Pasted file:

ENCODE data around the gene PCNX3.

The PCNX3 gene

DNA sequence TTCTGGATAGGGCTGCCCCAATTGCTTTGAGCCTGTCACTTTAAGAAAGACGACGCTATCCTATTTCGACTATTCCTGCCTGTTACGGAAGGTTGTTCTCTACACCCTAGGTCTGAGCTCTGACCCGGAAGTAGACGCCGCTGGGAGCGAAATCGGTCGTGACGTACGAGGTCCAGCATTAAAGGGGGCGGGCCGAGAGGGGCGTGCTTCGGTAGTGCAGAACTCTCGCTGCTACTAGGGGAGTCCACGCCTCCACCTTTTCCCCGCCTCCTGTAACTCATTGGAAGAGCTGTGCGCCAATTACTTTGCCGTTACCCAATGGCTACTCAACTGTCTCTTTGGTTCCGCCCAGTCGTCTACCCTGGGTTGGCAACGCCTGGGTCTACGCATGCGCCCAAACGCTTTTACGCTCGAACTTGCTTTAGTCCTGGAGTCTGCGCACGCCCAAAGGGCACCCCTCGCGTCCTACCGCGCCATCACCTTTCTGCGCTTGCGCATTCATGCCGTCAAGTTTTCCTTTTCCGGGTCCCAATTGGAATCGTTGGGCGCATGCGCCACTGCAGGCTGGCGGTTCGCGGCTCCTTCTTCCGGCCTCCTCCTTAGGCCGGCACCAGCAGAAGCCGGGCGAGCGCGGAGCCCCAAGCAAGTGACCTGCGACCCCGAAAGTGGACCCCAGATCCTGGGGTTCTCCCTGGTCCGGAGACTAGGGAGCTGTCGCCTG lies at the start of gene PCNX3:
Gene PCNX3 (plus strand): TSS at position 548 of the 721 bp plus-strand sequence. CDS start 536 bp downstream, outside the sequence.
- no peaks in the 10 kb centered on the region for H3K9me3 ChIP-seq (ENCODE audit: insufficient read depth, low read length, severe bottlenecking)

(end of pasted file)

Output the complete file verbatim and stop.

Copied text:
ENCODE data around the gene PCNX3.

The PCNX3 gene

DNA sequence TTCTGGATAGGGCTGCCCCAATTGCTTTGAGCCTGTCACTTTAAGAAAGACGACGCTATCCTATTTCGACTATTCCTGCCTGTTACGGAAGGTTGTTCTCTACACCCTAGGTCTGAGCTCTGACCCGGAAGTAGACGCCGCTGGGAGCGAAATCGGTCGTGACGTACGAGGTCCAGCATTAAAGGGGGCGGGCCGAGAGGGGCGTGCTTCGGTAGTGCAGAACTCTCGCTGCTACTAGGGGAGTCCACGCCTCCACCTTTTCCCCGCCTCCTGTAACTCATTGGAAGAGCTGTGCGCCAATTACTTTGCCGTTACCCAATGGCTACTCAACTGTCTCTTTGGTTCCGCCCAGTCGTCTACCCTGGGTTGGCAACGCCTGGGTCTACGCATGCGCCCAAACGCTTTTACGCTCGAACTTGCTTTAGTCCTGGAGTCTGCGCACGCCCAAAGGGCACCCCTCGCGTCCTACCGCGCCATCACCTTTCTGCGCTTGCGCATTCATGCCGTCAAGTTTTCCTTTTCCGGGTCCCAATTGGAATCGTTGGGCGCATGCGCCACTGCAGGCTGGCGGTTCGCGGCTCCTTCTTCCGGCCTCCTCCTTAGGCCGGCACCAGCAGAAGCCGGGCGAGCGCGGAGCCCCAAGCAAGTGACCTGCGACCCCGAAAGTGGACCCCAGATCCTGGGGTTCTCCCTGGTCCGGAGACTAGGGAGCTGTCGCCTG lies at the start of gene PCNX3:
Gene PCNX3 (plus strand): TSS at position 548 of the 721 bp plus-strand sequence. CDS start 536 bp downstream, outside the sequence.
- no peaks in the 10 kb centered on the region for H3K9me3 ChIP-seq (ENCODE audit: insufficient read depth, low read length, severe bottlenecking)